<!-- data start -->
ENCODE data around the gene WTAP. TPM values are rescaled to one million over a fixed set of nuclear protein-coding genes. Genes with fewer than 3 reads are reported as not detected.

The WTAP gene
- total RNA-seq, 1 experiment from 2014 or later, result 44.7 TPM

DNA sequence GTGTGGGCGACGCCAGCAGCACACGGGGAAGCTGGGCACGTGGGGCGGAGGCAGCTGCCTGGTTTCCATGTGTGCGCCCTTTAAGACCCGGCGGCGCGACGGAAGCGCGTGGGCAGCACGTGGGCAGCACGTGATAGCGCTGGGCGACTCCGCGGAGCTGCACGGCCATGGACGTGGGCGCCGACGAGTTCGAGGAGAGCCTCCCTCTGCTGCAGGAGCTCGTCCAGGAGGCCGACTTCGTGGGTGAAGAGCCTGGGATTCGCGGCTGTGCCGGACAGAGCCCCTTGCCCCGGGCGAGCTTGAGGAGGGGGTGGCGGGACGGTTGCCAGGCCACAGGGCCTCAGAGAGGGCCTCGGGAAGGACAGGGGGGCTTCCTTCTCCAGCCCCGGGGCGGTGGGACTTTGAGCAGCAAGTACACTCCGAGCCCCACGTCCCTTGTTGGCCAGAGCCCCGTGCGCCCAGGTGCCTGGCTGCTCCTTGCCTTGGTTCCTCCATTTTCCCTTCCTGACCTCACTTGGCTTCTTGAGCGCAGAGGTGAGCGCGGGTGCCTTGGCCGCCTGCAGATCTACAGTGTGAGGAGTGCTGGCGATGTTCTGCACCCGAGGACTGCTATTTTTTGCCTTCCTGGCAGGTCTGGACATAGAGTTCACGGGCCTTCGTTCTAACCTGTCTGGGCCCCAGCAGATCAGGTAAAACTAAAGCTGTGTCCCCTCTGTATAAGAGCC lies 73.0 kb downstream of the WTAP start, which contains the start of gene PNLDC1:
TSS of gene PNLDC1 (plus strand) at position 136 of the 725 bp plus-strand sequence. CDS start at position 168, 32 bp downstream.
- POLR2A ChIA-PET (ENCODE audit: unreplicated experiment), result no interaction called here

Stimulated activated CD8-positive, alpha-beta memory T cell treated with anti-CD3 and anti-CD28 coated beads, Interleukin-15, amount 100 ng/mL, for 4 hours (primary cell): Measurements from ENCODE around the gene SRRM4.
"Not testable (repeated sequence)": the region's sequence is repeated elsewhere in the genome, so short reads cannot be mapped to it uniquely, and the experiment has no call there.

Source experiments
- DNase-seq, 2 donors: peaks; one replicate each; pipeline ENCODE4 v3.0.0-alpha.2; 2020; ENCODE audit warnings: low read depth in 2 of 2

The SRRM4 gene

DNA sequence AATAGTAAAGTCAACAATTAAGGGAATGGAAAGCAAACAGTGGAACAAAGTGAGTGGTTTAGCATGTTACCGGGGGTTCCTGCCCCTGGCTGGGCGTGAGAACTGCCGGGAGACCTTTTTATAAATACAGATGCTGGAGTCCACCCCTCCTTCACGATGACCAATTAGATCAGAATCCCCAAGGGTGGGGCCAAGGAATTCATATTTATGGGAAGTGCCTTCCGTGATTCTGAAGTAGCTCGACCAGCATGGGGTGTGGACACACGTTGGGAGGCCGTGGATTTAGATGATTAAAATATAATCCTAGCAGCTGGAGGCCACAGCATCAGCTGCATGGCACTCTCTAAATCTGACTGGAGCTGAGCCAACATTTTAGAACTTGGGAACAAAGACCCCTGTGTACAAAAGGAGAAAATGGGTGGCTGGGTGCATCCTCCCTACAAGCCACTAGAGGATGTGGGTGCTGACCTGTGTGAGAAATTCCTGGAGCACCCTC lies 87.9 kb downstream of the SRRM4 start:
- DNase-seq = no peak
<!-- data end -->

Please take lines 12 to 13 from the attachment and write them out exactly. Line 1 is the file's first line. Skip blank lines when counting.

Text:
DNA sequence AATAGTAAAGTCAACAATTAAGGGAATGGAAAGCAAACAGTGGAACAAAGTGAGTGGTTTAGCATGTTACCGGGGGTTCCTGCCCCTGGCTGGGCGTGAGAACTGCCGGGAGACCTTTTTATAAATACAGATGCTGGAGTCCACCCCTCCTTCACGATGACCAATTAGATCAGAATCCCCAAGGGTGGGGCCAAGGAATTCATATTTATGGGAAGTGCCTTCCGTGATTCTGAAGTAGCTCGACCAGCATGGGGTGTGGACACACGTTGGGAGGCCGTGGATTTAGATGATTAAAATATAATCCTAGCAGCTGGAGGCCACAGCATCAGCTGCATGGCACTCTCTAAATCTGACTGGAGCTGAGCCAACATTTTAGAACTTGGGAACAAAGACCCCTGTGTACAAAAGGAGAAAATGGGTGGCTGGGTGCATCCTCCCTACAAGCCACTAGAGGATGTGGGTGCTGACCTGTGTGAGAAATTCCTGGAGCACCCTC lies 87.9 kb downstream of the SRRM4 start:
- DNase-seq = no peak